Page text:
This course offers students a deeper understanding of the role and functioning of international courts and tribunals in the resolution of disputes between states. It will give them insight in the contribution of these institutions to the “progressive development of public international law”. Landmark rulings will be discussed of the Permanent Court of International Justice (PCIJ), the International Court of Justice (ICJ) and a number of important international arbitral tribunals. One very recent case will be given special attention and analyzed in detail. The course is, from beginning to end, interactive and classes require preparation. Students are expected to read and study the judgments and arbitral awards of the cases discussed in class and should, when called upon, be able to recite the facts of these cases in a clear and coherent fashion.
- Teacher: Tjaco Theo van den Hout
This course focuses on the analysis of commercial transactions, mainly contracts, from an international and comparative law perspective (see below Course Plan-Main Subjects). It is not based on the legal rules applicable to commercial contracts in one specific jurisdiction (domestic law), as this is more appropriate of nationally–oriented LLM studies, but on the principle that learning the law is not just about learning legal rules but also, and more importantly, about learning to think as a lawyer. Consequently, this is a course with a strong methodological component where students, in addition to having the chance to work with legal rules (mostly at a supranational level: EU, Int’l Conventions), will be given ample opportunities to learn about the legal problem-solving method at an international level. From this perspective, this course is intensively more practical than theoretical as students will have to read, analyse and discuss, first individually and later in the classroom, a number of problems and court cases representative of conflictive situations arising in the field of international commercial transactions (see below Course Plan-Sessions). Students will be provided with materials uploaded in the course intranet (more details on Course Plan-Sessions below) and will also receive recommendations on suggested readings and supplementary materials (see below Course Plan-Sessions and Course Literature)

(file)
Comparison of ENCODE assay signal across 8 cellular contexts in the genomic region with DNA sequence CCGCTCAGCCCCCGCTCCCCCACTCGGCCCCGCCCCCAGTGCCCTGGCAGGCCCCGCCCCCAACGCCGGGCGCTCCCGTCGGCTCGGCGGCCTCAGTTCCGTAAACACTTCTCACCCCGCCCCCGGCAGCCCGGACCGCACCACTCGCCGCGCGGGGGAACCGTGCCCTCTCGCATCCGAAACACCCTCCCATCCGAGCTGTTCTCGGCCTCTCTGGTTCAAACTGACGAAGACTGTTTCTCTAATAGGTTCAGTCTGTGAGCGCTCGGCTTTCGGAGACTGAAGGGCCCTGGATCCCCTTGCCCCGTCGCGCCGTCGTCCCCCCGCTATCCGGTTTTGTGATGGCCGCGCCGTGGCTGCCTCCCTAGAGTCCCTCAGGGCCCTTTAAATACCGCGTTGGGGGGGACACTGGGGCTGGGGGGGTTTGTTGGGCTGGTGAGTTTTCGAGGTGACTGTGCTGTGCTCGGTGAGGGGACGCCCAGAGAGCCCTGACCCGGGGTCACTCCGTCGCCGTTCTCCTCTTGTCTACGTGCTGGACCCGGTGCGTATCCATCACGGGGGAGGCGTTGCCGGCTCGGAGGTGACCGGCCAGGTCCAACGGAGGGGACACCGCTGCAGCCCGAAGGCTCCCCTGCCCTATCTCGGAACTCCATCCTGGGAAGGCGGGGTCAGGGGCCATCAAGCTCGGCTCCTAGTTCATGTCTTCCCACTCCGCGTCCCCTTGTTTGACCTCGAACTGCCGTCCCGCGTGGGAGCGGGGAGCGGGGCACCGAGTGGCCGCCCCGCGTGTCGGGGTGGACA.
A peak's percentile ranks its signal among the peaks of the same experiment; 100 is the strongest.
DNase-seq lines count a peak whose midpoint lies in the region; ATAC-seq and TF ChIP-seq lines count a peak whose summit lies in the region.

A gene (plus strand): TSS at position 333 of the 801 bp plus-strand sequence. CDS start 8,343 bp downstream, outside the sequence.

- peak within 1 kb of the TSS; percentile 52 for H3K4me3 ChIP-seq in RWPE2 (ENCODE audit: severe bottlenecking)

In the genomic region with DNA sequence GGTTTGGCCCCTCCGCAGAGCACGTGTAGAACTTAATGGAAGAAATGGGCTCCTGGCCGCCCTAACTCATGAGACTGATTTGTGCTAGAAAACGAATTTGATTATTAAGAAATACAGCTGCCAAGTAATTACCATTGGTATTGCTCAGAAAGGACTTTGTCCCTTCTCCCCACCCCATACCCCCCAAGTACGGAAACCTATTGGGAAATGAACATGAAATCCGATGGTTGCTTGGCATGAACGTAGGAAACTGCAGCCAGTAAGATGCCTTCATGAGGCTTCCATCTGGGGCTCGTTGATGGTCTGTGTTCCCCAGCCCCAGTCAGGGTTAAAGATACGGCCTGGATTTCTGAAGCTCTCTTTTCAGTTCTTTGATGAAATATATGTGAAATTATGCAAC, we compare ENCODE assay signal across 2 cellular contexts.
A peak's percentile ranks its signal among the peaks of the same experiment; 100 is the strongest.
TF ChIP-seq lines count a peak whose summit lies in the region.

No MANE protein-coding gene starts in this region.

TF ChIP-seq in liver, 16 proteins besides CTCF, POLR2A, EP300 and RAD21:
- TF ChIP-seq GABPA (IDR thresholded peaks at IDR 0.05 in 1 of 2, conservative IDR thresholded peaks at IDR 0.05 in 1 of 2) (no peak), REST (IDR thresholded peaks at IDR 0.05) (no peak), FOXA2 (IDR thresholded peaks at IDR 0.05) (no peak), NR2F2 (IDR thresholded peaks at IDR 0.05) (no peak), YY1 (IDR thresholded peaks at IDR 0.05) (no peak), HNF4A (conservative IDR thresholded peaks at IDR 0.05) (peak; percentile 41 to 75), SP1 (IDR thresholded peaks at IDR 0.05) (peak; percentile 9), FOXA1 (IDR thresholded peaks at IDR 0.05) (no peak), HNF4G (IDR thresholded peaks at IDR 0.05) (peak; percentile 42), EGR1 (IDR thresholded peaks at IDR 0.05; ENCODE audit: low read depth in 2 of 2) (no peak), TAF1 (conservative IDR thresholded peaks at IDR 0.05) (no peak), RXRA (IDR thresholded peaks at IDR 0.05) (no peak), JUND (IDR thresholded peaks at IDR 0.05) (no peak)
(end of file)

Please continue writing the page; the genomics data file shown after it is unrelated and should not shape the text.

- Teacher: Carlos Llorente
The course consists of four related parts. The first part introduces students to the basic notions of money, credit, interest rates, and financial markets. The second part focuses on banks, banking risks and regulation, central banking and financial system, in connection with money supply and demand. The third part addresses the institutional structure, goals, strategy and operating procedures of the European Central Bank. The fourth part is devoted to discussing the monetary policy transmission mechanism in the context of an open economy.
- Teacher: Paolo Paesani
Intellectual property and innovation go hand-in-hand; the more confidence inventors have in securing the benefits of their labour, the more they are willing to invest. This axiom is increasingly challenged by contemporary technological advances. The advent of digitalization and more complex programming tools are increasingly necessitating new approaches to intellectual property protection and enforcement. This course comparatively and critically examines intellectual property and its interoperability with technological advances from the perspectives of regulation, practice and academic scholarship.
The most immediate impact of the aforementioned challenges will be faced by innovators. A start-up business must ask and answer a plethora of questions concerning its new invention. Can the idea be protected? If it is a written program, different jurisdictions can have different answers to the question. How can a right-holder protect its intellectual property internationally and online? These are a few examples of concerns which may not have immediate answers and require a more detailed look.